Driving greater efficiency through a variable speed future
Adding a variable frequency drive (VFD) is easier than it used to be. Because of the high power factor and efficiency of permanent magnet (PM) motors, it is important to select a VFD based on the motor horsepower, not on motor current.
In the world of energy efficiency, the variable frequency drive (VFD) is king. Thanks to the help of improvements in component quality and miniaturization, adding a VFD to a system is a fairly simple choice. At around 98% efficiency, today's VFDs are easily the most efficient piece of the energy conversion chain, in which a VFD changes electrical to mechanical energy. As a matter of fact, adding a VFD to a system may not only help to reduce energy usage through varying the speed of the motor, but may also improve power factor—when used properly—reduce maintenance costs, and increase the throughput and quality of the end user's product.
These days there is more pressure coming from all sides to increase energy efficiency and reduce total energy expenditures. VFDs have come about as far as they can in terms of energy efficiency, short of a breakthrough in room temperature superconductors. Because of this, VFDs are only one piece of the energy-efficient future. Newer, more efficient, motor technology is one other key piece-premium and super premium efficiency induction motors, permanent magnet synchronous motors, and the relatively new synchronous reluctance motors.
Think HP, not current
Sizing and selecting a VFD for use with induction motors has always been a pretty straightforward task: Provide the motor voltage and motor nameplate HP, or preferably motor nameplate current to the preferred VFD vendor. The latest amendment (2014) to the Energy Policy and Conservation Act of 1975 pushes minimum electric motor efficiency higher, while covering more motor types than ever before. New, higher efficiency motor options, however, don't impact sizing and selecting a VFD for the application. What it means, instead, is that the same rated HP motors use less current. Depending on the current, this can sometimes result in a smaller VFD required to do the same job because most VFD manufacturers specify their horsepower ratings based on the National Electrical Code (NEC) table of full load currents for induction motors. These tables have current values that are often higher than today's induction motors, especially compared to premium and super premium efficiency motors.
Rotor losses in induction motors are difficult to design out without becoming increasingly more expensive, thus limiting this technology's efficiency. To get motors to the next step in efficiency, motor manufacturers created the permanent magnet synchronous motor (PM motor). PM motors, which typically have higher current values than the premium efficiency specifications, have a power factor that is very close to unity. PM motors have historically been used for specialized applications that require either very high operating speeds or high torque at lower speeds. Today, however, it's not unusual to find an increasing number of PM motors being installed in HVAC systems due to the increased efficiency through the speed range. Due to the high power factor and efficiency of the PM motors, it is important to select a VFD based on the motor horsepower instead of motor current.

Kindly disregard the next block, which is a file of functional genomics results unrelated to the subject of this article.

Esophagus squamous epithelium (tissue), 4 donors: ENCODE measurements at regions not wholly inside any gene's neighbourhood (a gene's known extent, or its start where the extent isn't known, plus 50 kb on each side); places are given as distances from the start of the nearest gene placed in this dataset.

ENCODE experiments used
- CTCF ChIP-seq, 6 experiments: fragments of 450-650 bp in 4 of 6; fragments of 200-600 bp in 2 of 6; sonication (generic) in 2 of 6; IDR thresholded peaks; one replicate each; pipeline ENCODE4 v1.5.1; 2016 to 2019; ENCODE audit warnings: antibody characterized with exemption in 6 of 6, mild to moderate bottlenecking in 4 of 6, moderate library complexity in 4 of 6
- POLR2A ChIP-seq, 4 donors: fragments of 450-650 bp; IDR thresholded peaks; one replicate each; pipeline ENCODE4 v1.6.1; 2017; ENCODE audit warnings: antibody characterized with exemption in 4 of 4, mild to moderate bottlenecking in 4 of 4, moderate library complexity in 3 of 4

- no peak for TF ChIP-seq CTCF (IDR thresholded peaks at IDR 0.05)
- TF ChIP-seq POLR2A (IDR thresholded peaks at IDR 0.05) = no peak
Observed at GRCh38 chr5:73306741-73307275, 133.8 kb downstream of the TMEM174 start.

When selecting a PM motor for an application, it is important to understand that they require VFDs to operate. Some motor manufacturers are investigating across-the-line starting of PM motors, but they are, as of yet, unavailable in the marketplace. In addition, PM motors operate differently from induction motors so the selected VFD requires a specially designed motor control algorithm. This algorithm requires a bit more processing power so only a few VFD manufacturers offer PM motor control in compact/micro class VFDs. Some VFD manufacturers also require specifying PM motor type under control (surface magnet or interior magnet); some have found it difficult to control all PM motors with only one motor control algorithm while other VFD manufacturers can handle the challenges of PM motor control without any issues whatsoever.